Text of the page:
Oscar Mayer Bologna, B&M Beans.

I think we were like millions of other working class blue collar families who had
both parents working eating what I'd call "blue collar cuisine"  made up of food that
was easy to cook made with products we knew and trusted,

9 comments:

Susan Clark (Nolichucky Roots) said...

I recognize every one of those brand names! My mother's 1960s CT kitchen had those and more. She loved the convenience and economy of those foods. She also made what she called Irish-American Spaghetti (boggles the mind) that was a combination of tomato paste and a couple different Campbell's Soups. My Italian friends shuddered, but we thought it was delicious.

Greta Koehl said...

That spaghetti sauce recipe sounds familiar. I loved spaghetti and sauce, too, but my dad was a meat-and-potatoes man, so it was a rare treat. So now I make up for it by eating lots of Italian food.

Midge Frazel said...

Your posts about your New England family makes me smile. I never realized how many meals made no difference who your ancestors were. We ate many of the same foods you mentioned and so did my husband's family.

Cooked ground beef in gravy topped with mashed potato was a favorite in my family and my husband wishes I'd make it more often.

My Mother's pressure cooker exploded one day. What a mess!

Jasia said...

I remember that blue-collar cuisine. My mom used to make spaghetti using Campbell's condensed tomato soup as the marinara sauce. Boy does that bring back memories!

We were big fans of "wiener bean pot" too. That's hot dogs cut into pieces and cooked in Campbell's Pork and Beans with Pillsbury Crescent Rolls on the side. Mmmm, good!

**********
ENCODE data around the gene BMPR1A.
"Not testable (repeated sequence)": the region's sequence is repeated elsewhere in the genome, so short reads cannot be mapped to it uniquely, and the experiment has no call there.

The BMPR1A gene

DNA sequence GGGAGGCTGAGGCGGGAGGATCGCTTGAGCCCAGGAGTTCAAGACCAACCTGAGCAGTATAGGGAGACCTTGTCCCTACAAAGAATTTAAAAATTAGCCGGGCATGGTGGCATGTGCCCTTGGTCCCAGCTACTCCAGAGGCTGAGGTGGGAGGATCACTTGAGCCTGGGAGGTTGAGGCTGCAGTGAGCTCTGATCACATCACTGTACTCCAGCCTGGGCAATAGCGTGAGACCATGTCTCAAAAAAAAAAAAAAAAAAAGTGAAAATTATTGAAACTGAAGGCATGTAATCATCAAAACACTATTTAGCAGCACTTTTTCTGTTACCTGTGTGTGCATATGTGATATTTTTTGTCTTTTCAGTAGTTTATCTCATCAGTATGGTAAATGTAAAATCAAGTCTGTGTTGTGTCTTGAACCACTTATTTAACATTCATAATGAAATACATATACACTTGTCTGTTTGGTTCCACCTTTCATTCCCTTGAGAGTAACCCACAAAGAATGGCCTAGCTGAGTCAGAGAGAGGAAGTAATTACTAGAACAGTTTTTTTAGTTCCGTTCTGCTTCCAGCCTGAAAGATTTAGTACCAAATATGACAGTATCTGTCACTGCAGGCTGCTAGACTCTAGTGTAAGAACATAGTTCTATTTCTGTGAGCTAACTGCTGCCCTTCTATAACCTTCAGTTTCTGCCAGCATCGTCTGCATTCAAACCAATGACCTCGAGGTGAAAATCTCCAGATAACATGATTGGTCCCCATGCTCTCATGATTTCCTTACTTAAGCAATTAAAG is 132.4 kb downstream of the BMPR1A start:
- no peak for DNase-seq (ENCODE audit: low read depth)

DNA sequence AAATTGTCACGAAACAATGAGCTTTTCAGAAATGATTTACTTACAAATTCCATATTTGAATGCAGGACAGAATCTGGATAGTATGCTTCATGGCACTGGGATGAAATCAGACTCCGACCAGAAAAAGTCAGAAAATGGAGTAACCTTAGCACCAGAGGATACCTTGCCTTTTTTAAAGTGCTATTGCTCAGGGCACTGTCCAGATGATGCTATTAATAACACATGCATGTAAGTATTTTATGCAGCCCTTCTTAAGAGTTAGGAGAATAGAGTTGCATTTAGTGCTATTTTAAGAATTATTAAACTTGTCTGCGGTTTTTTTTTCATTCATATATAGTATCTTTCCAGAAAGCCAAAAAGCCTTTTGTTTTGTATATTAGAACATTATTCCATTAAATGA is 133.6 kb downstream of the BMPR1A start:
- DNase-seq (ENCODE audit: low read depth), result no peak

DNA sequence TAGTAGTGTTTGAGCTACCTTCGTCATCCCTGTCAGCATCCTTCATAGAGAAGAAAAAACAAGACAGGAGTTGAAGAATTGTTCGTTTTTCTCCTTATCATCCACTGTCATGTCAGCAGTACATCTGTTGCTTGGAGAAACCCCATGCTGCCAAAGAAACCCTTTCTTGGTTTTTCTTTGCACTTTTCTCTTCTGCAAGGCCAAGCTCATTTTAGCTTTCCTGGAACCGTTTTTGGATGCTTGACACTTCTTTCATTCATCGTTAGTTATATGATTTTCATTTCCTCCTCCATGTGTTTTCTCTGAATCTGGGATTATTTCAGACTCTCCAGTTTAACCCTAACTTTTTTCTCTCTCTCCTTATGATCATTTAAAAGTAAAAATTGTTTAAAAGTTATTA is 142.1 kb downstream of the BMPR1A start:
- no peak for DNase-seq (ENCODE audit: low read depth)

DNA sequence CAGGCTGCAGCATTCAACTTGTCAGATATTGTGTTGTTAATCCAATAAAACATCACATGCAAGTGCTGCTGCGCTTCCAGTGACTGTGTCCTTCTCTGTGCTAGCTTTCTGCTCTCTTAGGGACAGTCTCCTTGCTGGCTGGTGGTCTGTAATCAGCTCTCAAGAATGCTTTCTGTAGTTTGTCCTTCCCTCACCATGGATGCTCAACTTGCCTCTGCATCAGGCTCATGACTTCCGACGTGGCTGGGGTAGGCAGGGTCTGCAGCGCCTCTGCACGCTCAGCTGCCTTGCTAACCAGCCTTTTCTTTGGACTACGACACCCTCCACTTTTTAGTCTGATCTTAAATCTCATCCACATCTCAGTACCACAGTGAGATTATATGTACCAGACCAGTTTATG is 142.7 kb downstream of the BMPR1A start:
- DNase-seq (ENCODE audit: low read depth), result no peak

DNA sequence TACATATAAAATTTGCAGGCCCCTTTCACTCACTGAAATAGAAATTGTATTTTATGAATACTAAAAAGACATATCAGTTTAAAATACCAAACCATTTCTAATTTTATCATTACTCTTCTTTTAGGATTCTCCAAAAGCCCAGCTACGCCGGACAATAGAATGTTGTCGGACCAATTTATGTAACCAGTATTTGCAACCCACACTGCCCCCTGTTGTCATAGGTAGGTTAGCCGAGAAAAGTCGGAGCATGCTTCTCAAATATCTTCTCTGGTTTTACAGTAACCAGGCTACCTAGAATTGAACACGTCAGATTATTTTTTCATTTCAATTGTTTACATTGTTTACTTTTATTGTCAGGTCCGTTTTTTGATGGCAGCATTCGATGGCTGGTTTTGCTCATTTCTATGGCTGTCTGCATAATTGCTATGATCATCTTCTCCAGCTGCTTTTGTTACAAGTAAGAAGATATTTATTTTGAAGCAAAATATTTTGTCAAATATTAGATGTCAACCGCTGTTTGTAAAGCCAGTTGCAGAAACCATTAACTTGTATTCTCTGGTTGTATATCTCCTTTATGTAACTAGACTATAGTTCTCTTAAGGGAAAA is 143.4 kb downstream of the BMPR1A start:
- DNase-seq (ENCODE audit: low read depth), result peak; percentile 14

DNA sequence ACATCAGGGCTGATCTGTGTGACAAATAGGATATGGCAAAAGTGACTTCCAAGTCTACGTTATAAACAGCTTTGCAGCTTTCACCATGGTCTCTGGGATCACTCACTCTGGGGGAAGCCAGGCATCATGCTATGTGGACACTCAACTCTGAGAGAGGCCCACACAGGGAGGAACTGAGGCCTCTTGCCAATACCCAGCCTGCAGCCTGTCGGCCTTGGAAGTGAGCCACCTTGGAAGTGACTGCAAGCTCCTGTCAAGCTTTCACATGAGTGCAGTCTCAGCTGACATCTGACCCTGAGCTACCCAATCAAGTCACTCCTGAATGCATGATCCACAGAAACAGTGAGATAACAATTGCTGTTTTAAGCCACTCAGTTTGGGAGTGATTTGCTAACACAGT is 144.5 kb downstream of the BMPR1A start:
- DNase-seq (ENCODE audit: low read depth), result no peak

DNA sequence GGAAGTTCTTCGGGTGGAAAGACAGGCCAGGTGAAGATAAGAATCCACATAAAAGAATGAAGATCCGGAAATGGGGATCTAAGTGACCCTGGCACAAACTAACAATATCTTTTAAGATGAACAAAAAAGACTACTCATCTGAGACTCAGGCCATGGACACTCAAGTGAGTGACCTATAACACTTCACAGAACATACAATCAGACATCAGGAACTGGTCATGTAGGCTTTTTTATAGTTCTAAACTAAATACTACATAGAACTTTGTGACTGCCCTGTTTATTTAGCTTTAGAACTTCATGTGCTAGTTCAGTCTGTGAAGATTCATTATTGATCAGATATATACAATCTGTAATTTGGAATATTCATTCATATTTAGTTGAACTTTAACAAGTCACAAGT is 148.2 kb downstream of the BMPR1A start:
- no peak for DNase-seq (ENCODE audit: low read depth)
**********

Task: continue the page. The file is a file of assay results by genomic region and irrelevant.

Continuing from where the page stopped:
Thanks for a great post and for participating in the Carnival of Genealogy, Bill!

Dorene from Ohio said...

We had lots of Kraft mac & cheese at our house...good memories!

Nancy said...

Some of the foods you ate we, too, ate in our family. To my father, if dinner didn't have meat and potatoes, it wasn't dinner. My mom cooked to please my dad but since Dad worked turns, there were some evenings when we ate spaghetti or macaroni and cheese (with ketchup added by the individual), and other less expensive meals. Thanks for sharing your memories.

footnoteMaven said...

Bill - So enjoyed this post. I could almost smell the spaghetti sauce. Ours was Chef-Boyardee.

Spaghetti every Friday night after we did the weekly shopping.

Thanks for these memories.

-fM

Cynthia Shenette said...

Bill - Wow! It sound like you ate at my house! I didn't realise for years that mac and cheese wasn't always bright orange and didn't come out of a blue box. We also had to have hot dogs and beans every Saturday night. My mom did it to please my dad, a throw-back to his Navy days. Apparently Saturday night was bean night in the Navy. Thanks for the walk down memory lane!

Sheryl said...

The old brand names in the post bring back memories of other popular foods from the same era: Jello gelatin (made with canned fruit), tater tots, and Kellogg's Frosted Flakes.